Although the present invention has been described in terms of the presently preferred embodiment, it is to be understood that such disclosure is not to be interpreted as limiting. Various alterations and modifications will no doubt become apparent to those skilled in the art after having read the above disclosure. Accordingly, it is intended that the appended claims be interpreted as covering all alterations and modifications as fall within the true spirit and scope of the invention.
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|Citing Patent||Filing date||Publication date||Applicant||Title|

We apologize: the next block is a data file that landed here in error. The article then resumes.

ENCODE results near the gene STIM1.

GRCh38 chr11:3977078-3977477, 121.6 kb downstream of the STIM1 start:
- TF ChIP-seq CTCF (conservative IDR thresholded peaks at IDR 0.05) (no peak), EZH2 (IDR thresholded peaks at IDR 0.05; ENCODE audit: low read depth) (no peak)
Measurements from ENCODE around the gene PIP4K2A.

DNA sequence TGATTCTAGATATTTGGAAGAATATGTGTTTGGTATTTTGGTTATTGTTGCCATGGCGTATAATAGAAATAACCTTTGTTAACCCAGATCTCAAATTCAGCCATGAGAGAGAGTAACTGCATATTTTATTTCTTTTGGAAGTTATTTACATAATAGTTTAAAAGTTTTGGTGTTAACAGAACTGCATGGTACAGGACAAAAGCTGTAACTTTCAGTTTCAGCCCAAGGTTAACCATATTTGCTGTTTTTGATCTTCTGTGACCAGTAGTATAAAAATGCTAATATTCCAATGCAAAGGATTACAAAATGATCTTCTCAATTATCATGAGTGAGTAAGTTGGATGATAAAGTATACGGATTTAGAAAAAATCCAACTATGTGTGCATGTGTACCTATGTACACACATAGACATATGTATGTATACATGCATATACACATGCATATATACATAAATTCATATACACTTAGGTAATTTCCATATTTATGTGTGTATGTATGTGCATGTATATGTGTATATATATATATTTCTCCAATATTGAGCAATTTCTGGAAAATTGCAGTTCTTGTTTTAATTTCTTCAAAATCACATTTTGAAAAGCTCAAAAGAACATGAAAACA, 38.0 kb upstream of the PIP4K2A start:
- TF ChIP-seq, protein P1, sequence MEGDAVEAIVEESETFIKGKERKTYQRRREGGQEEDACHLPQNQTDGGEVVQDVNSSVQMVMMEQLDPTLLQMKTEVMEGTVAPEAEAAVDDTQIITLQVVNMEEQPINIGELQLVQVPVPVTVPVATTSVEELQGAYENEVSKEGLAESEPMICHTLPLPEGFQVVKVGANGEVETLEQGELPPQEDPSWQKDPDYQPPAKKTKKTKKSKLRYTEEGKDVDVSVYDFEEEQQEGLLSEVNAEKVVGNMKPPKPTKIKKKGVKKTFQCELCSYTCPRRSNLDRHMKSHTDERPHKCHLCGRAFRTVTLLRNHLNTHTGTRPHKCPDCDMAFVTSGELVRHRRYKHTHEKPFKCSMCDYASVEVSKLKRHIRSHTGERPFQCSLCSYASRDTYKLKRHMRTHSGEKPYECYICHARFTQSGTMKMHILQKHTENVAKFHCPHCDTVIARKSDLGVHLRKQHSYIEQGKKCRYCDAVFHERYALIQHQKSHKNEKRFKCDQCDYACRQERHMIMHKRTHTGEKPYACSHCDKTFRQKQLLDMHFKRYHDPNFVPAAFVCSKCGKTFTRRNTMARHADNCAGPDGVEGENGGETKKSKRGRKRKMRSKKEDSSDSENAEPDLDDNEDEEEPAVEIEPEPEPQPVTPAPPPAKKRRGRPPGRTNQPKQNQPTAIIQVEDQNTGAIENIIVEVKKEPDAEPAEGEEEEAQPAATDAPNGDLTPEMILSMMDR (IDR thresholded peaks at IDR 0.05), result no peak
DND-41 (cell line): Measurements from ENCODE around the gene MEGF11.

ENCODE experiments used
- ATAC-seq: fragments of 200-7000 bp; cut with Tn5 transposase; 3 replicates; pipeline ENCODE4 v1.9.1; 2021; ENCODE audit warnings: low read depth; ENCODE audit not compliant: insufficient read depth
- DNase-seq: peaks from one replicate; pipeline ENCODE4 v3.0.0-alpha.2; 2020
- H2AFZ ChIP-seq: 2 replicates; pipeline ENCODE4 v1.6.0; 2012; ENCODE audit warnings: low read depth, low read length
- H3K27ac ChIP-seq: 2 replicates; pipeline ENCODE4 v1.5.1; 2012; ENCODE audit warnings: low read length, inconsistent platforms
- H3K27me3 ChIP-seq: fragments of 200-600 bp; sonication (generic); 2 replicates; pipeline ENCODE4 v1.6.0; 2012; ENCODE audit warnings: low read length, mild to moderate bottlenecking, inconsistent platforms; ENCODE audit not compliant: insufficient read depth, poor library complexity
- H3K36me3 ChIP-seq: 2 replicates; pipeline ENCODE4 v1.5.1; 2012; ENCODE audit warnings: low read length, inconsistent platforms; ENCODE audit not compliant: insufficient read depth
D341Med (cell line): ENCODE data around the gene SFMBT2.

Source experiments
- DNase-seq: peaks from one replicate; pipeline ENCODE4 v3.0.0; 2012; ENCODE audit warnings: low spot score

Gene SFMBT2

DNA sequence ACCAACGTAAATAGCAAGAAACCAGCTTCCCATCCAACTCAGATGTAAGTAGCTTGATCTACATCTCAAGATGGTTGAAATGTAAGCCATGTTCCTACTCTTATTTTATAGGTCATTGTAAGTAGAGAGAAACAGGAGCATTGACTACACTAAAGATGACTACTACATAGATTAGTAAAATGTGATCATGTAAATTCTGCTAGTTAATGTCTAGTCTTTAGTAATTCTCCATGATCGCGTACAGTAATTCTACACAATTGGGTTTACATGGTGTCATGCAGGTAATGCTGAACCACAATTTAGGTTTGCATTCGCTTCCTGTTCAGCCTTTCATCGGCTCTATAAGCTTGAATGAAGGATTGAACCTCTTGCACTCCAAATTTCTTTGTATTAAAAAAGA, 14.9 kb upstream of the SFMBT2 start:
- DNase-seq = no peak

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|US20120181287 *||Jul 13, 2011||Jul 19, 2012||Holbeche Thomas Bickford||Closure device|
|US20150122344 *||Jan 9, 2015||May 7, 2015||Thomas Bickford HOLBECHE||Closure device|
|WO2000023783A2 *||Oct 15, 1999||Apr 27, 2000||Mott Metallurgical Corporation||Contamination control system|
|WO2000023783A3 *||Oct 15, 1999||Aug 16, 2007||Mott Metallurg Corp||Contamination control system|
|U.S. Classification||137/614.04, 251/149.6|
|Cooperative Classification||F16L29/04, Y10T137/87957|
|Jan 29, 1990||AS||Assignment|
Owner name: SEMI-GAS SYSTEMS, INC., CALIFORNIA
Free format text: ASSIGNMENT OF ASSIGNORS INTEREST.;ASSIGNOR:CATO, MICHAEL W.;REEL/FRAME:005219/0481
Effective date: 19891212
|Jan 31, 1994||FPAY||Fee payment|
Year of fee payment: 4
|Feb 23, 1998||FPAY||Fee payment|
Year of fee payment: 8
|Jun 4, 2002||REMI||Maintenance fee reminder mailed|
|Aug 22, 2002||FPAY||Fee payment|
Year of fee payment: 12
|Aug 22, 2002||SULP||Surcharge for late payment|
Year of fee payment: 11